When harvesting switchgrass, use conventional hay equipment. Recommended stubble height will vary by production system. At heights that are too low, the switchgrass may experience reduced survival, vigor and yield reliability. Additionally, short stubble may increase the risk for puncturing equipment tires. To mow switchgrass at harvest, Blade Energy Crops recommends using a mower-conditioner, not a conventional mower, because it may expedite drying. Producers may also rake cut switchgrass into windrows to help with drying. If the raked windrows would be too large to manage with available equipment, though, then forgoing raking may be preferred. The material should dry to 13 percent to 15 percent moisture before baling. For baling, producers may use a large round baler or a large square baler. Large rectangular bales may increase efficiency of handling, storage, transportation and pre-processing. Although baling switchgrass can make use of commonly available machinery, using that equipment for switchgrass would lead to more machinery repair and maintenance needs.

Equipment and Machinery Needs for Switchgrass Production*

Conventional Production No-Till Production
Tractor X X
Heavy disk X
Cultipacker X
Drill X
No-till drill X
Lime application X X
Fertilizer spreader X X
Sprayer X X
Rotary mower X X
Mower-conditioner X X
Rake X X
Large round baler X X
Moving bales on farm X X
Hauling X X
Owned and Operated Equipment or Custom Hire Services

When considering crop production machinery and equipment needs, producers have the option to used owned equipment or hire a custom service provider. The decision will depend on an operation’s current machinery and equipment inventory, time available for conducting machinery operations and the difference in cost. The following table compares projected costs for the two scenarios per pass per acre. In the first, a grower owns and operates equipment. In the second, a grower hires a custom service provider to carry out equipment-related work. The machinery costs are meant to represent total costs incurred for operating equipment needed in switchgrass production for bioenergy use.

Estimated Machinery Costs and Custom Rates, Per Acre Per Pass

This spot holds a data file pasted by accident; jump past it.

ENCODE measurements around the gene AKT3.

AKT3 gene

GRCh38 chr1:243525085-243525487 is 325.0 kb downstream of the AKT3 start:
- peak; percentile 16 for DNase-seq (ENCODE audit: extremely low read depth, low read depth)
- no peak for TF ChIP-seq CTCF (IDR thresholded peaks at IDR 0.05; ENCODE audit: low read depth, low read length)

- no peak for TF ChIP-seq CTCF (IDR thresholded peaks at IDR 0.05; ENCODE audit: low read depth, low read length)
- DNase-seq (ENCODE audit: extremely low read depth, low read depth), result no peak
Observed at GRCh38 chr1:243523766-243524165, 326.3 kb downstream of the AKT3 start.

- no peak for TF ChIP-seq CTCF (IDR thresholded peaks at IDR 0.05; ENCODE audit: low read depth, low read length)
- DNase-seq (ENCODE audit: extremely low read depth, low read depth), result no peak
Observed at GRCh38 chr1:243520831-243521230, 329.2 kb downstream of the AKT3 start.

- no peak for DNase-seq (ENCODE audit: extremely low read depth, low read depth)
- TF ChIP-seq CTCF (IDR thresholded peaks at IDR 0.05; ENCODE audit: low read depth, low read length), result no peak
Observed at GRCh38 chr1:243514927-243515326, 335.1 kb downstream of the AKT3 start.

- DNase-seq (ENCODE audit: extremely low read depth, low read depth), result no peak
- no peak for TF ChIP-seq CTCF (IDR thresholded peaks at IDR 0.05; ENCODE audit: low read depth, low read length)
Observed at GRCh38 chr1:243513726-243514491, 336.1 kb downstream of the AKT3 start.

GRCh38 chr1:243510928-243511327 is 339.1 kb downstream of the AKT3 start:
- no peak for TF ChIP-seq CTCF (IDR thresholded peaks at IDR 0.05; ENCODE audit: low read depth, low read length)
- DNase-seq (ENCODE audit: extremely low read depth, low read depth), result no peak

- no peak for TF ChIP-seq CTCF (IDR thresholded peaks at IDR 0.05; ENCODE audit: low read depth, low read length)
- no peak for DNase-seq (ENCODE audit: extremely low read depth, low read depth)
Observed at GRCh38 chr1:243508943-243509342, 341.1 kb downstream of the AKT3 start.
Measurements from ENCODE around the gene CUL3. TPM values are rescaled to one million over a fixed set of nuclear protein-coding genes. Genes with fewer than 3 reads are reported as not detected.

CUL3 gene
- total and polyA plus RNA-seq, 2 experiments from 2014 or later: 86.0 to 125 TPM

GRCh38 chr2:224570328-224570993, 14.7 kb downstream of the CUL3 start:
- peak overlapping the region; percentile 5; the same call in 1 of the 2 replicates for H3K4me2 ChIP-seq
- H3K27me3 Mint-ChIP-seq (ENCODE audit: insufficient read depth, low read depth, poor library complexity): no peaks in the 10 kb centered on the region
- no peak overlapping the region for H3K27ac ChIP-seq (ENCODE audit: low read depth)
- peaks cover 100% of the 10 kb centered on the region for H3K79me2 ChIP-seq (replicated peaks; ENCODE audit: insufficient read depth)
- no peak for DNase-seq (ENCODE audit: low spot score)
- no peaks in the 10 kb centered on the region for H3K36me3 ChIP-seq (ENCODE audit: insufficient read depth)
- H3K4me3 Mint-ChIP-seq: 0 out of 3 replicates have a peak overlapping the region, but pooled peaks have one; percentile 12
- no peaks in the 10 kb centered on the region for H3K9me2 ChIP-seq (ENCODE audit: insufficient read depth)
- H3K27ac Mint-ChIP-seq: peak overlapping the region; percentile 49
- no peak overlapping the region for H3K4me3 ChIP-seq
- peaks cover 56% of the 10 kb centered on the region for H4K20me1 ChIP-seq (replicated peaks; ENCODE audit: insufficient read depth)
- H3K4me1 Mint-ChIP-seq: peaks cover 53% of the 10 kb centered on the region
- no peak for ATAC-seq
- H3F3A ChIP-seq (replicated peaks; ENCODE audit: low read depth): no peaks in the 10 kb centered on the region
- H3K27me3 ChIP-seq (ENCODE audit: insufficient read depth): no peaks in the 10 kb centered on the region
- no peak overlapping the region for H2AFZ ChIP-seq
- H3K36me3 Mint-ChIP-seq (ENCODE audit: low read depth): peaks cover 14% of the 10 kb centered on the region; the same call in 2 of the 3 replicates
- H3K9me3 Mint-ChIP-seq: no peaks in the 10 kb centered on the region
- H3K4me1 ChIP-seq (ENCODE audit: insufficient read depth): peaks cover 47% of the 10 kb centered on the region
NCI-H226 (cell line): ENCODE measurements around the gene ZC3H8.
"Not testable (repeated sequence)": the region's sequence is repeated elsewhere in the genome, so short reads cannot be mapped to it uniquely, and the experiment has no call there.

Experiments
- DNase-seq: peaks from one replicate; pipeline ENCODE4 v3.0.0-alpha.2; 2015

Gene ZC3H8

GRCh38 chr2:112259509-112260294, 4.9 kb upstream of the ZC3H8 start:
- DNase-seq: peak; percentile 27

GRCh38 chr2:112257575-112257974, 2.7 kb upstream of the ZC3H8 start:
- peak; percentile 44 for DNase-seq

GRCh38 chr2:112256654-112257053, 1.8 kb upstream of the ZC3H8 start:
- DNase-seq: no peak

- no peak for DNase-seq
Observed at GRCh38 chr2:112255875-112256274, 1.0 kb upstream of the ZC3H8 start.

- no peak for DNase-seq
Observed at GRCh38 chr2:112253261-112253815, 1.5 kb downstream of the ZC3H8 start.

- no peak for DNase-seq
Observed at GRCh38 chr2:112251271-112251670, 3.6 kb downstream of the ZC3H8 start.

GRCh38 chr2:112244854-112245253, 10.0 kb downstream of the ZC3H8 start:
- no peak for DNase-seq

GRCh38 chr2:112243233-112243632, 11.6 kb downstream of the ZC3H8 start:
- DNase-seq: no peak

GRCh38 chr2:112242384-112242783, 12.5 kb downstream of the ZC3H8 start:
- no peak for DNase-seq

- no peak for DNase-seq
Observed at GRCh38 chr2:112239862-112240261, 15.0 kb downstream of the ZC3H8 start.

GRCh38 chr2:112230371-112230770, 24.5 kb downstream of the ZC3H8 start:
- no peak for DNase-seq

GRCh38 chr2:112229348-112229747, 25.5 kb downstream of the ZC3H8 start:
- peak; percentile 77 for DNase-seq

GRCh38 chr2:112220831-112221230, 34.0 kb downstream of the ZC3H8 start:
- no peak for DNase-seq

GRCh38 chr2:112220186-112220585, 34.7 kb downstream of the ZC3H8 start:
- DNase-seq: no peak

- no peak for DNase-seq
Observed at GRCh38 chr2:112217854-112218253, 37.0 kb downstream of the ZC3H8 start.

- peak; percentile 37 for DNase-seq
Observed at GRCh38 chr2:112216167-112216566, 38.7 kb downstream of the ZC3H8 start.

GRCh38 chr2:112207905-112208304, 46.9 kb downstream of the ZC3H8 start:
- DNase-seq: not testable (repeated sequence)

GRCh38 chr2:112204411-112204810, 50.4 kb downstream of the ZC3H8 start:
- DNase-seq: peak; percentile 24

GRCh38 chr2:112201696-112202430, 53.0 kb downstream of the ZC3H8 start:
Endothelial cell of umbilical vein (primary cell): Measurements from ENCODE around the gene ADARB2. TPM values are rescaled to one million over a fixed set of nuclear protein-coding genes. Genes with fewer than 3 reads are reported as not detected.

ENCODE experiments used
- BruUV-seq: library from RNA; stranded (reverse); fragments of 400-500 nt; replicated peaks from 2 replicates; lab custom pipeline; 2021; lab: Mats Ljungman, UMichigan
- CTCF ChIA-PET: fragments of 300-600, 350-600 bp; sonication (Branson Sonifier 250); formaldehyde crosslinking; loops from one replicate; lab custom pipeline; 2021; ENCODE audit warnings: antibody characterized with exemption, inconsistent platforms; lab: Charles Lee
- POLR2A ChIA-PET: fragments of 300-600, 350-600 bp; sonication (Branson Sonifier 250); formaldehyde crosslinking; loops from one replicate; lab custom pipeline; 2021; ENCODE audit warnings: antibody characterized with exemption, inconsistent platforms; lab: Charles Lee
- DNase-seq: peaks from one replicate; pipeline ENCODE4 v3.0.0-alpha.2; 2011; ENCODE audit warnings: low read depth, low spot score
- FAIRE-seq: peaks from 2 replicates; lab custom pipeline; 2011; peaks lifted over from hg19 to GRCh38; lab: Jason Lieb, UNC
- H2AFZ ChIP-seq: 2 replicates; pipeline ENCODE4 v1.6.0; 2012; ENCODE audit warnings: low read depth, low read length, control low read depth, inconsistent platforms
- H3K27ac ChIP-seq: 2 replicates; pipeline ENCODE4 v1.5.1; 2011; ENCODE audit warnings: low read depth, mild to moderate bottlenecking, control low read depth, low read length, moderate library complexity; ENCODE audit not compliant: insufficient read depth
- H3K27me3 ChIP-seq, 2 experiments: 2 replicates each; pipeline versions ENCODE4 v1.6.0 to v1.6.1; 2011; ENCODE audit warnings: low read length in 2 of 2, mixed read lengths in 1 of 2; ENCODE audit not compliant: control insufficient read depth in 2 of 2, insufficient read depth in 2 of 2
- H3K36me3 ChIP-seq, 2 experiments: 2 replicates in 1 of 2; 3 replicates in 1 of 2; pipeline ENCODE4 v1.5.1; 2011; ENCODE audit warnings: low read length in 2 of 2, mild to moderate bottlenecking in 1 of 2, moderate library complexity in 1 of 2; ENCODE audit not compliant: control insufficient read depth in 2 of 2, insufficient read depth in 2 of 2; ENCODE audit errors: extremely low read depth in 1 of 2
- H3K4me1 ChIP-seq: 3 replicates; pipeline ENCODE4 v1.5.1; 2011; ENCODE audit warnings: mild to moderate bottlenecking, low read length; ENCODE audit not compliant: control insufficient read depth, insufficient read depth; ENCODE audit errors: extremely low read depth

Machinery Cost Custom Rate
Heavy disk $14.60 $15.80
Cultipacker $10.02 $8.40
Drill $12.80 $15.00
No-till drill $16.40 $16.75
Lime application* $9.34
Fertilizer spreader $7.62 $5.34
Sprayer $3.70 $5.98
Rotary mower $15.10 $16.38
Mower-conditioner $20.70 $12.04
Rake $9.50 $5.04
Large round baler** $29.20 $90.00
Moving bales on farm $2.88 $3.18
Hauling^ $13.29 $63.60
* Lime application is communicated as price per ton, not price per pass.
** Costs assumed for full production.
^Hauling rate may vary depending on proximity to ultimate market. This estimate assumes 20 miles.

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Department of Agricultural and Consumer Economics. 2012. Machinery Cost Estimates: Summary. University of Illinois at Urbana-Champaign. Urbana, IL 61801.

Genera Energy, Inc. 2012. Switchgrass Production Guide. Genera Energy, Inc. Vonore, TN 37885.

Hancock, Dennis W. 2012. The Management and Use of Switchgrass in Georgia. The University of Georgia Cooperative Extension. Athens, GA 30602.

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Plain, Ronald L. and Joyce White. 2012. 2012 Custom Rates for Farm Services in Missouri. University of Missouri Extension. Columbia, MO 65211.

Rasnake, Monroe, Mike Collins and Ray Smith. 2013. Switchgrass for Bioenergy. University of Kentucky College of Agriculture, Cooperative Extension Service, Center for Crop Diversification. Lexington, KY 40546.

Salon, Paul. (n.d.). Establishing Switchgrass for Biomass Production. USDA-NRCS. Syracus, NY 13202-2450.

Smith, S. Ray, Laura Schwer, Tom Keene and Kenton Sena. 2011. Switchgrass for Biomass Production in Kentucky. Cooperative Extension Service and University of Kentucky College of Agriculture. Lexington, KY 40546.

Stiles, Scott and Terry Griffin.n.d. Estimating Farm Machinery Costs. University of Arkansas. Little Rock, AR 72204.

Teel, Alan, Stephen Barnhart and Gerald Miller. 2003. Management Guide for the Production of Switchgrass for Biomass Fuel in Southern Iowa. Iowa State University Extension and Outreach. Ames, Iowa 50011-2031.